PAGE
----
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For classic fly reels with anodized surface (I guess) instead of polished surface, such as a Saracione or Bellinger, is that any way to refurbish them? The frame, and the black sideplates. ie. remove the very light hairy scratches due to uses for many years.

A very light polish? (without removing the anodized layer)
Paint ? (the black sideplate)
Or send to someone for re-anodizing?

CHeers.
 

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Abel years ago used to have a refurb service where you could send your reel to be reanodised, but that has now been retired.
I can imagine one of those metal finishing shops could do it, though it might not be cheap. I was looking at a similar thing to anodise a in the white reel, but you'd have to be able to take the entire reel apart down to every component to allow for a full dip.
 

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Abel years ago used to have a refurb service where you could send your reel to be reanodised, but that has now been retired.
I can imagine one of those metal finishing shops could do it, though it might not be cheap. I was looking at a similar thing to anodise a in the white reel, but you'd have to be able to take the entire reel apart down to every component to allow for a full dip.
Sevilla, would you get a clear anodizing for the white reel just for added protection?
Thanks, Jim.
 
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Sevilla, would you get a clear anodizing for the white reel just for added protection?
Thanks, Jim.
Hi Jim
Yes that's what I've been looking for, a clear anodise process like the Abel platinum which still gives a nice bright shine for in-the-white reels.
I haven't to date found an anodising shop to do it.
I've done quite a bit of searching online and found some anodising forums and it seems it's quite difficult to achieve an anodising finish which doesn't lose brilliance typical of polished reels.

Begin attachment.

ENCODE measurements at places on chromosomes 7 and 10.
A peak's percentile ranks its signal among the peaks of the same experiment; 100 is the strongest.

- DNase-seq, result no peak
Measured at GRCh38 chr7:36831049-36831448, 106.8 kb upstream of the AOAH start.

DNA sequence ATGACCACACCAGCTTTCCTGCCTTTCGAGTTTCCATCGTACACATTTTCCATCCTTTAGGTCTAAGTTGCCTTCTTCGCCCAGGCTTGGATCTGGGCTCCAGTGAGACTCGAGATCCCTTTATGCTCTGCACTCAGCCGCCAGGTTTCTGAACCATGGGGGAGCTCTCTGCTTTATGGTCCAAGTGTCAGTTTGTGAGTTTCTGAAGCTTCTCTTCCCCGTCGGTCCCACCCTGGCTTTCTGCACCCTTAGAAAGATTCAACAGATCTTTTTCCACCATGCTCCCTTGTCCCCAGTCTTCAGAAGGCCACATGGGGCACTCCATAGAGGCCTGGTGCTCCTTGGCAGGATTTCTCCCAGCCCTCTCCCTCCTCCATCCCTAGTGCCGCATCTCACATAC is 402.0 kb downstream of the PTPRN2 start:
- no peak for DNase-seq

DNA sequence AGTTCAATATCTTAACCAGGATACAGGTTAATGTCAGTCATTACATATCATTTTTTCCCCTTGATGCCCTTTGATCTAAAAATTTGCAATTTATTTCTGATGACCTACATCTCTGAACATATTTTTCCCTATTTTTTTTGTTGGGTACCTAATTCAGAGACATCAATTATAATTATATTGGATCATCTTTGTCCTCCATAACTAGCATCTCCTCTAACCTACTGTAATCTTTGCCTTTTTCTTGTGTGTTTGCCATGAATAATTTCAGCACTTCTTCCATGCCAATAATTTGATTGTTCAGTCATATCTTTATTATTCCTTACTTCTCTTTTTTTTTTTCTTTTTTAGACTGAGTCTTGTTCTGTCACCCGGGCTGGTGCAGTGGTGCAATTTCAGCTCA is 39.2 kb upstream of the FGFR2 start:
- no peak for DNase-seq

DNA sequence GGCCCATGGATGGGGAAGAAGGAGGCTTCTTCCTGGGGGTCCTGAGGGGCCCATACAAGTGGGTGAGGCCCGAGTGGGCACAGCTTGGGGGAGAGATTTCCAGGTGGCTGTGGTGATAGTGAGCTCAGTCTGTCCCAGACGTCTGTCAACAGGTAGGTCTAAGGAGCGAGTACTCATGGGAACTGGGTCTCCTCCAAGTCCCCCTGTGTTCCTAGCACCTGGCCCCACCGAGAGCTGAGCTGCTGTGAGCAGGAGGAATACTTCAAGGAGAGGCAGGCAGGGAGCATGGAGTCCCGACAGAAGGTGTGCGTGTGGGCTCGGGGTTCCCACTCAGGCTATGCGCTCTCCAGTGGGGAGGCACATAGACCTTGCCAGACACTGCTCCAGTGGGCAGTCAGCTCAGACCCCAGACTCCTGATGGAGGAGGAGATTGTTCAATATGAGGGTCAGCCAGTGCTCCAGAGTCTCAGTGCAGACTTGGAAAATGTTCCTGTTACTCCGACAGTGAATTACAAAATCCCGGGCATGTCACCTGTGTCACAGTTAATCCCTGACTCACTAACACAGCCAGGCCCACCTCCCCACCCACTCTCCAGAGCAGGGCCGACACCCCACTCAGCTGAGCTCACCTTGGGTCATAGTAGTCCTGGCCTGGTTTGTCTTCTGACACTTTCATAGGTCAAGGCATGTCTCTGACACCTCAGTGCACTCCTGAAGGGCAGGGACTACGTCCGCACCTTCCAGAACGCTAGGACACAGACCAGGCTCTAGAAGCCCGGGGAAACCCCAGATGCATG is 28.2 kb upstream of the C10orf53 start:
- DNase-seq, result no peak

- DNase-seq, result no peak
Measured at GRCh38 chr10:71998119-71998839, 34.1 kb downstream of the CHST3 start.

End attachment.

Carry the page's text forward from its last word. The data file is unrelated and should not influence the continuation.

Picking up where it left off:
Cheers
S
 

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I know also that Speylab offer chrome plating of the aluminium bands, which gives it a lot of protection and rust prevention. It also looks very good and one of the suggestions on the anodising forum as opposed to anodising.
This is however a preproduction process, not after sale.
 

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I had Steve Bogdan and William Olson tell me at different times that re-anodizing just wasn't a practical consideration. I had to reluctantly accept that it wasn't feasible.
 

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I had Steve Bogdan and William Olson tell me at different times that re-anodizing just wasn't a practical consideration. I had to reluctantly accept that it wasn't feasible.
As Abel once offered this service it must be possible but probably not that easy or cheap.
For an in-the-white polished reel it's a much easier process, as it's really just polishing the parts and then anodising them - assuming you could take apart the reel and remove all the internal components.
I saw a post on a uk forum where a guy wanted to have a modern anodised reel recoated with cerakote, a tough, non-flash finish. The company was willing to do it for about £140 but in the end he thought it wasn't worth it. Mark Shamburg also produced I believe one of his reels coated in cerakote for a customer.

Edit: it seems you can get gloss cerakote, I may chase this up : https://www.cerakote.co.uk/shop/cerakote-coatings/polished-ceramic-ovencure/glacier-chrome-w-400/
 

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What I know from experience, a small friendly anodizing shop will and can strip the old colour from a reel then re-anodize, it is better if parts are completely stripped down to bare aluminum with no ferrous (dissimilar) metal parts attached either riveted or pressed in. They have even done reversal of hard anodizing, then colour re-anodized. Reversal stripping of the hard and colour anodizing opens the surface grain structure which results in a brushed finish when re-anodized there after, if a smoother finish is required a polish would be necessary.
Parts will need to be polished or even re-machined with a light cut to get the as new surface, free from dents, because those scratches/dents will stick out like d... b... when re-anodized, bit like painting, do the prep work for a top finish.
As for shiny finishes, that chrome look, I wonder if this was accomplished by electroplating which is completely different process to anodizing?
As for other "painted on coatings" which are then cured, changes in tolerances would have to be considered for bores where bearings either press or slide in, at the end of the day they all still chip, dent and scratch no matter what, it still comes down to the owner and how you treat your treasured reel.